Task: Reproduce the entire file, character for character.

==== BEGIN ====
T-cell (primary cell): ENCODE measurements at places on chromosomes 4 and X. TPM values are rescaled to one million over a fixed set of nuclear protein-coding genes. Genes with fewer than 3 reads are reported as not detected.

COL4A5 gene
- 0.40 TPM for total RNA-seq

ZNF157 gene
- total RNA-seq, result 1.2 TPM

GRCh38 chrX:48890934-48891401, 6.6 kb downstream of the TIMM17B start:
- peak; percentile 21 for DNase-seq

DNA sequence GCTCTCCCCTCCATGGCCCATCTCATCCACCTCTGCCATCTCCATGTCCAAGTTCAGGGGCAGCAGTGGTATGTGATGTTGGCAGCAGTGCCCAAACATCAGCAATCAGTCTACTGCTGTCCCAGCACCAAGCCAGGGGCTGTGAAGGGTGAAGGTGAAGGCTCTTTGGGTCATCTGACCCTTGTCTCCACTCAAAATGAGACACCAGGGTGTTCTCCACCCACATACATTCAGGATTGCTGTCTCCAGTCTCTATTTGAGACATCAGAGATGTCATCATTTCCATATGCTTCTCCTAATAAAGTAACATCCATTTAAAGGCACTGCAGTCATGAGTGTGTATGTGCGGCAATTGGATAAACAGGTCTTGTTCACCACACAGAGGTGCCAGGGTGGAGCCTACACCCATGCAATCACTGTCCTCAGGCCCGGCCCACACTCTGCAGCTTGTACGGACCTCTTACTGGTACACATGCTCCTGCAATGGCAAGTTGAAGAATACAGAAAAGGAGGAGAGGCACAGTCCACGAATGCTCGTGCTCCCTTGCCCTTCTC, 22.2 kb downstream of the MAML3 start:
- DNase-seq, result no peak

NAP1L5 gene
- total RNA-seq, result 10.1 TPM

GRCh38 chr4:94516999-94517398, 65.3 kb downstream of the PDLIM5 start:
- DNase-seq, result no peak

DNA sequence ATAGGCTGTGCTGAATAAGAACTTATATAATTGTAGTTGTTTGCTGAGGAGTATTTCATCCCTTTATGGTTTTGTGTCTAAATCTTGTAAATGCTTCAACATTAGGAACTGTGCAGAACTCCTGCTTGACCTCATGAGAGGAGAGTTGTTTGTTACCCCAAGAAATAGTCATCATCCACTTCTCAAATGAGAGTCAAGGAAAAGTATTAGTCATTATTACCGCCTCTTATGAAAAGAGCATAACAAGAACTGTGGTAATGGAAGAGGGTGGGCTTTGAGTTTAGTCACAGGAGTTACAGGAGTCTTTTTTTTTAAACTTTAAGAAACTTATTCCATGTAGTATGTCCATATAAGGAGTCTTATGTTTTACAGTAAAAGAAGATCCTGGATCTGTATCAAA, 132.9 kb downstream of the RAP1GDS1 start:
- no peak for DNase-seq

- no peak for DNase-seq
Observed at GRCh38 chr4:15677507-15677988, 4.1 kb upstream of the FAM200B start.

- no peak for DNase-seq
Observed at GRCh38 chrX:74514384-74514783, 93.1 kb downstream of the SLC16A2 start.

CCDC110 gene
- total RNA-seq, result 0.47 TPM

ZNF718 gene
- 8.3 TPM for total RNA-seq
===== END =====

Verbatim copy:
T-cell (primary cell): ENCODE measurements at places on chromosomes 4 and X. TPM values are rescaled to one million over a fixed set of nuclear protein-coding genes. Genes with fewer than 3 reads are reported as not detected.

COL4A5 gene
- 0.40 TPM for total RNA-seq

ZNF157 gene
- total RNA-seq, result 1.2 TPM

GRCh38 chrX:48890934-48891401, 6.6 kb downstream of the TIMM17B start:
- peak; percentile 21 for DNase-seq

DNA sequence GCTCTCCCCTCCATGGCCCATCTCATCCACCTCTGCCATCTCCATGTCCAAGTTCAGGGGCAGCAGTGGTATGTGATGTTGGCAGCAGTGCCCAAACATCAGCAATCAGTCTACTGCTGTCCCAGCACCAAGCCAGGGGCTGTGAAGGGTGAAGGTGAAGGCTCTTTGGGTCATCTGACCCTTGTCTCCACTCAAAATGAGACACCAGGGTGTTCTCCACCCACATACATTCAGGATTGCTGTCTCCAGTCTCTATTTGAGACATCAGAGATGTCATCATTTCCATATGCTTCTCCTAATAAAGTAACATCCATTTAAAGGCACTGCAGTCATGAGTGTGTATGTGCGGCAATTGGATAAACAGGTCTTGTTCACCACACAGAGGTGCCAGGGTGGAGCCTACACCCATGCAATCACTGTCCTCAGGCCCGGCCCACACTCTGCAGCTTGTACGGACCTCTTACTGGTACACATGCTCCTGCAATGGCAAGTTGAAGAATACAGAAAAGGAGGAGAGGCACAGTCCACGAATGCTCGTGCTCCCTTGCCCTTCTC, 22.2 kb downstream of the MAML3 start:
- DNase-seq, result no peak

NAP1L5 gene
- total RNA-seq, result 10.1 TPM

GRCh38 chr4:94516999-94517398, 65.3 kb downstream of the PDLIM5 start:
- DNase-seq, result no peak

DNA sequence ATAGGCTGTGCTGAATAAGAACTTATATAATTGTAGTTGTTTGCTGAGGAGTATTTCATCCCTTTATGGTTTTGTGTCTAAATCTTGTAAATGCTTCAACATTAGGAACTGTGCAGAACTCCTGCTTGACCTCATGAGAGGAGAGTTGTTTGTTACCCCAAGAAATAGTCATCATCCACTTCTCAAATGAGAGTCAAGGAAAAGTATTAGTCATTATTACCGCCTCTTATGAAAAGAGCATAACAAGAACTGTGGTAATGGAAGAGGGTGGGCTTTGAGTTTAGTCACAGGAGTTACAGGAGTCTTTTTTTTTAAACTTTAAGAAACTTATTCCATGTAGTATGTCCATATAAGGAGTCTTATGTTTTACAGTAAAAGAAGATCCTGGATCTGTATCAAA, 132.9 kb downstream of the RAP1GDS1 start:
- no peak for DNase-seq

- no peak for DNase-seq
Observed at GRCh38 chr4:15677507-15677988, 4.1 kb upstream of the FAM200B start.

- no peak for DNase-seq
Observed at GRCh38 chrX:74514384-74514783, 93.1 kb downstream of the SLC16A2 start.

CCDC110 gene
- total RNA-seq, result 0.47 TPM

ZNF718 gene
- 8.3 TPM for total RNA-seq